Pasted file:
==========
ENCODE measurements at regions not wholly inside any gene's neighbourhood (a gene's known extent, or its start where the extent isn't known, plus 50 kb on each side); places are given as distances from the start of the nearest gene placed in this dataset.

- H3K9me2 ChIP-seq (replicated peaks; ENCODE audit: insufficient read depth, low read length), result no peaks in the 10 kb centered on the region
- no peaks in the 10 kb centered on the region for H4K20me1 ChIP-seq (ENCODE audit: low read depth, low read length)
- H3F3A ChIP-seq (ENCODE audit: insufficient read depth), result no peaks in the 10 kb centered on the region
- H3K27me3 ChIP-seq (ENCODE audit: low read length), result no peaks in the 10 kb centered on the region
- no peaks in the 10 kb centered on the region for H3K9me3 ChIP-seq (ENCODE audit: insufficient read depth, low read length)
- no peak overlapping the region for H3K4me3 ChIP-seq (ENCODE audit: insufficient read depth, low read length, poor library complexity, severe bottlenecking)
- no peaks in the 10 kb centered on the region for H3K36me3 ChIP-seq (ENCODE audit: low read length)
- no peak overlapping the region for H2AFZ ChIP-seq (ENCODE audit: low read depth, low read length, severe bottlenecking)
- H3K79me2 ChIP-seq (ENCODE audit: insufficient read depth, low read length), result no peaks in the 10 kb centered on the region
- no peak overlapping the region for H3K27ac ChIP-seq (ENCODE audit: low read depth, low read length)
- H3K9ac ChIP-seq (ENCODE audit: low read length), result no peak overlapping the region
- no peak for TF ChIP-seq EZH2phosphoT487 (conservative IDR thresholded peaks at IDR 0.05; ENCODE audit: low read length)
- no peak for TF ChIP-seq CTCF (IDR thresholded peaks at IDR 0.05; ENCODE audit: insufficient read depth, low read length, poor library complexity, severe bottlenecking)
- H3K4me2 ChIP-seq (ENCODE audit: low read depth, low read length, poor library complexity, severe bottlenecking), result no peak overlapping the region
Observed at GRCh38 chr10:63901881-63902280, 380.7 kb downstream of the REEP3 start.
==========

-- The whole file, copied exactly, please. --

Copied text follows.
ENCODE measurements at regions not wholly inside any gene's neighbourhood (a gene's known extent, or its start where the extent isn't known, plus 50 kb on each side); places are given as distances from the start of the nearest gene placed in this dataset.

- H3K9me2 ChIP-seq (replicated peaks; ENCODE audit: insufficient read depth, low read length), result no peaks in the 10 kb centered on the region
- no peaks in the 10 kb centered on the region for H4K20me1 ChIP-seq (ENCODE audit: low read depth, low read length)
- H3F3A ChIP-seq (ENCODE audit: insufficient read depth), result no peaks in the 10 kb centered on the region
- H3K27me3 ChIP-seq (ENCODE audit: low read length), result no peaks in the 10 kb centered on the region
- no peaks in the 10 kb centered on the region for H3K9me3 ChIP-seq (ENCODE audit: insufficient read depth, low read length)
- no peak overlapping the region for H3K4me3 ChIP-seq (ENCODE audit: insufficient read depth, low read length, poor library complexity, severe bottlenecking)
- no peaks in the 10 kb centered on the region for H3K36me3 ChIP-seq (ENCODE audit: low read length)
- no peak overlapping the region for H2AFZ ChIP-seq (ENCODE audit: low read depth, low read length, severe bottlenecking)
- H3K79me2 ChIP-seq (ENCODE audit: insufficient read depth, low read length), result no peaks in the 10 kb centered on the region
- no peak overlapping the region for H3K27ac ChIP-seq (ENCODE audit: low read depth, low read length)
- H3K9ac ChIP-seq (ENCODE audit: low read length), result no peak overlapping the region
- no peak for TF ChIP-seq EZH2phosphoT487 (conservative IDR thresholded peaks at IDR 0.05; ENCODE audit: low read length)
- no peak for TF ChIP-seq CTCF (IDR thresholded peaks at IDR 0.05; ENCODE audit: insufficient read depth, low read length, poor library complexity, severe bottlenecking)
- H3K4me2 ChIP-seq (ENCODE audit: low read depth, low read length, poor library complexity, severe bottlenecking), result no peak overlapping the region
Observed at GRCh38 chr10:63901881-63902280, 380.7 kb downstream of the REEP3 start.